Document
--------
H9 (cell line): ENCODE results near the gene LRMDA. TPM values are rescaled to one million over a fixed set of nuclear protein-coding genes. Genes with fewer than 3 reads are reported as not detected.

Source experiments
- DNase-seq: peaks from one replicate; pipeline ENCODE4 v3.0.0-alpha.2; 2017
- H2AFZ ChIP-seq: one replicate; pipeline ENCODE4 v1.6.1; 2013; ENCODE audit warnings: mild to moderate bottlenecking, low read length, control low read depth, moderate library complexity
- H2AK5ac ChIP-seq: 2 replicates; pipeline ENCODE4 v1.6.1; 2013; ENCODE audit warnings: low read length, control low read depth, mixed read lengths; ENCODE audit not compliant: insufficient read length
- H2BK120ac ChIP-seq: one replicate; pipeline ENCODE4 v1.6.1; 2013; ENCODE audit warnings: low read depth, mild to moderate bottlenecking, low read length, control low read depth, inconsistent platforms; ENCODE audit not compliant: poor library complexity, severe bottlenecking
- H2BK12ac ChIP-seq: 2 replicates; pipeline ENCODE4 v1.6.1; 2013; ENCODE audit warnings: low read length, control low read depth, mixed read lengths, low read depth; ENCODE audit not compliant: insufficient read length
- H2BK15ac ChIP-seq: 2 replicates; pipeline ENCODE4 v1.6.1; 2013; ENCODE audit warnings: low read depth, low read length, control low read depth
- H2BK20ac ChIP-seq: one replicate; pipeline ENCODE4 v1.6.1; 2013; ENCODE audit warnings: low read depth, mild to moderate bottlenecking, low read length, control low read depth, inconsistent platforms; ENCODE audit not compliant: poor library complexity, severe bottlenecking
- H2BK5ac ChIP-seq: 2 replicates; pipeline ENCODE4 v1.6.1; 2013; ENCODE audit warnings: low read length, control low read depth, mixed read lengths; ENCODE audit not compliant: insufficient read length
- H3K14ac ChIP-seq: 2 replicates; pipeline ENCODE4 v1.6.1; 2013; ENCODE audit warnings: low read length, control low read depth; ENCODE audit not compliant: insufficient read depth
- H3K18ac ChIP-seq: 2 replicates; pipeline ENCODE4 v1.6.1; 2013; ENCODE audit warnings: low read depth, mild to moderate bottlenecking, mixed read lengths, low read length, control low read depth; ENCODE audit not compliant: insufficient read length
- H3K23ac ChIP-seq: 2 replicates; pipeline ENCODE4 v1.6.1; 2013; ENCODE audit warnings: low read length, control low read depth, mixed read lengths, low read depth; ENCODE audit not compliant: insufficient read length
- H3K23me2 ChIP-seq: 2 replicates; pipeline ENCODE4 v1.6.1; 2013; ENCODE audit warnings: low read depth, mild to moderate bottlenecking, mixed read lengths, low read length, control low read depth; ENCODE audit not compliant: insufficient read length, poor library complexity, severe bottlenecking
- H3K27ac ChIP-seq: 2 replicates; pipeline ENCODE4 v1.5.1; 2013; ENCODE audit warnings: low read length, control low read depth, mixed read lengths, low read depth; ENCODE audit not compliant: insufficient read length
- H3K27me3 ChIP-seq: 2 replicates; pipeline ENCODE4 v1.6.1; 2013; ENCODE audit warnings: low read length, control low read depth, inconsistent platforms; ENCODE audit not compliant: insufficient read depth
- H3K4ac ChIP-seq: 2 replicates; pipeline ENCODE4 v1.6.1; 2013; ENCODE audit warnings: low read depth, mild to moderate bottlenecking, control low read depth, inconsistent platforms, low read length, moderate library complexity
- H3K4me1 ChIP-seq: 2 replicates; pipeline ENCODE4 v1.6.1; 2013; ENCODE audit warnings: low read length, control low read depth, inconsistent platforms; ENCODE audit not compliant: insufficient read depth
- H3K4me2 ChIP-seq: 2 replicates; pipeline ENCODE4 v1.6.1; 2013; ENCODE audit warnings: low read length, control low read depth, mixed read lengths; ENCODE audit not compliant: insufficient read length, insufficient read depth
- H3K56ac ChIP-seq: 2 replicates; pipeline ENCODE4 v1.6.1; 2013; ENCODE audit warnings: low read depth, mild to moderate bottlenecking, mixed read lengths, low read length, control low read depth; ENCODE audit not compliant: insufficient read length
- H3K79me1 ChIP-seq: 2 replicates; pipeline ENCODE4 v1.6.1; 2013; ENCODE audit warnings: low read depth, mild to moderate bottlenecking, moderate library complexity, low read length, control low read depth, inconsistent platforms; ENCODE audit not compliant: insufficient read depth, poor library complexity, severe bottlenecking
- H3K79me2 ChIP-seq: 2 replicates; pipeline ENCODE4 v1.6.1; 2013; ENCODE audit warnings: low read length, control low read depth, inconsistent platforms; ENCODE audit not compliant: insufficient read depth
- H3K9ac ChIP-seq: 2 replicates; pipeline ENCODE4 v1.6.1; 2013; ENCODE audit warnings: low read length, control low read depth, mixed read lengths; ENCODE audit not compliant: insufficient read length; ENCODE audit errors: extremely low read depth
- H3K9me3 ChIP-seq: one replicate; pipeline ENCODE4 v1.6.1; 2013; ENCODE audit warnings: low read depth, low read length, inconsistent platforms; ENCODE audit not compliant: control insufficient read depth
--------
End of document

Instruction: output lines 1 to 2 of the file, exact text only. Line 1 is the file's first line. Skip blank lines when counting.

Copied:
H9 (cell line): ENCODE results near the gene LRMDA. TPM values are rescaled to one million over a fixed set of nuclear protein-coding genes. Genes with fewer than 3 reads are reported as not detected.

Source experiments